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Conference Board: Canada should reduce trade barriers on food

Staff writer ▼ | August 1, 2013
A new Conference Board of Canada report "Liberalization's Last Frontier: Canada's Food Trade" argues that the food industry and Canadian consumers would benefit if import duties on food were significantly lowered.
Canada food
Canada foodA new Conference Board of Canada report "Liberalization's Last Frontier: Canada's Food Trade" argues that the food industry and Canadian consumers would benefit if import duties on food were significantly lowered.


"The benefits of freer trade in food are similar to those from trading any other product. The Canadian food industry can become more prosperous by serving fast-growing markets, which benefits all Canadians. And consumers benefit from a greater variety of food products at lower cost - including staples like year-round fruits and vegetables, coffee, sugar and tea. The only thing preventing Canada from gaining these benefits is ourselves," said Michael Burt, Director, Industrial Economic Trends.

"Trade barriers for food have fallen over the past 20 years, but Canada still maintains high tariffs, especially compared to similar countries. Canada is unlikely to gain the full benefits of its current trade negotiations without agreeing to reductions in tariffs on food products. Food imports provide Canadians with products they could not otherwise obtain at affordable prices.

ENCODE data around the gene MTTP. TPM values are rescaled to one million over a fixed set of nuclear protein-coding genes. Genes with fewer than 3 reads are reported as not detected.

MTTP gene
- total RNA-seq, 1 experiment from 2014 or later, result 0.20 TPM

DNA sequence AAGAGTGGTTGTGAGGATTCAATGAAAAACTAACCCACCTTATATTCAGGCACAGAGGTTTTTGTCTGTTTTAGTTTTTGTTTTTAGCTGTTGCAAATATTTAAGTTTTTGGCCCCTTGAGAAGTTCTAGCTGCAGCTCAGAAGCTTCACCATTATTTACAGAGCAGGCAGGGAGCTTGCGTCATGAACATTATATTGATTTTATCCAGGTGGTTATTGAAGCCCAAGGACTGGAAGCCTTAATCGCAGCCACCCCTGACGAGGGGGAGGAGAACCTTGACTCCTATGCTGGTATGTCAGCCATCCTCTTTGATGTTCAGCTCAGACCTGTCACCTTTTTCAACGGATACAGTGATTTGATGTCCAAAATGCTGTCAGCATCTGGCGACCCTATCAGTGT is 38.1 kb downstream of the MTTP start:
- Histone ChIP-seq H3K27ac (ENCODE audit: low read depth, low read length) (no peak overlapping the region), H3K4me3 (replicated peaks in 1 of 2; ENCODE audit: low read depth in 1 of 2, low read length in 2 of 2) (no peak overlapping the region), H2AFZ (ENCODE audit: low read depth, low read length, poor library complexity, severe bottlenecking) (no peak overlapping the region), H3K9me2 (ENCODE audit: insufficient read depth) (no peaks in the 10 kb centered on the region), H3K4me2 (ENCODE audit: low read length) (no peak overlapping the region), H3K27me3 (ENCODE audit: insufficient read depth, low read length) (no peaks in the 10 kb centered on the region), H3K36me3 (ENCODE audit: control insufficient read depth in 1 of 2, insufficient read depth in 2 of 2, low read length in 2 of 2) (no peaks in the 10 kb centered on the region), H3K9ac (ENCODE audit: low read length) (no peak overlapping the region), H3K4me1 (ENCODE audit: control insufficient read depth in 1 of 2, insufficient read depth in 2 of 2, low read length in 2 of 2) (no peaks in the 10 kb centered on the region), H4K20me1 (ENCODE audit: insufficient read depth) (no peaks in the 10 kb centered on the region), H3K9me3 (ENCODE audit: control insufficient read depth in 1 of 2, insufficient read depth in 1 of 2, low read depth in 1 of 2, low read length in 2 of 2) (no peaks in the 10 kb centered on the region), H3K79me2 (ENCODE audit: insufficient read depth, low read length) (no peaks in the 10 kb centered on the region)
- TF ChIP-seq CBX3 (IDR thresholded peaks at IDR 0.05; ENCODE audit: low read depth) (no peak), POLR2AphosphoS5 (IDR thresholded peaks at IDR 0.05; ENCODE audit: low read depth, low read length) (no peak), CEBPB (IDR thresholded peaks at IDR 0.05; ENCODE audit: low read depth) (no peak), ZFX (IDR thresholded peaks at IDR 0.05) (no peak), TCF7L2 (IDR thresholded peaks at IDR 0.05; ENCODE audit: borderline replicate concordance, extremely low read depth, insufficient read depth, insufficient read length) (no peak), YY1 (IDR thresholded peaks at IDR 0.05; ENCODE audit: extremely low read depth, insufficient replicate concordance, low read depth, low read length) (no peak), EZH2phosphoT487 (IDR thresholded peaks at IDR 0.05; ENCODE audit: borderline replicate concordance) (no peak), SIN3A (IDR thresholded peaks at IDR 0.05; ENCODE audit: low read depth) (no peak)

Among the 34 countries in the Organisation for Economic Co-operation and Development, Canada is one of the very few that export considerably more food than they import, along with Australia, New Zealand and Chile. Unlike these countries, however, Canada still maintains very high tariff barriers on all dairy products, chicken, and eggs. And Canada has high barriers on wheat and barley;" said Conference Board in the statement.

Canada is currently negotiating the Trans-Pacific Partnership and the Comprehensive Economic and Trade Agreement between Canada and the European Union. The Trans-Pacific Partnership currently involves 12 countries. If it could be expanded into a 21-member Free Trade Area of the Asia-Pacific (FTAAP) over time, Canadian output and exports from the food sector would be eight and 18 per cent higher by 2025, respectively, compared to a baseline scenario.

In the event that an FTAAP is unrealistic, Canada could form bilateral free trade agreements with key emerging markets, starting with China (New Zealand and Chile already have such agreements).


 

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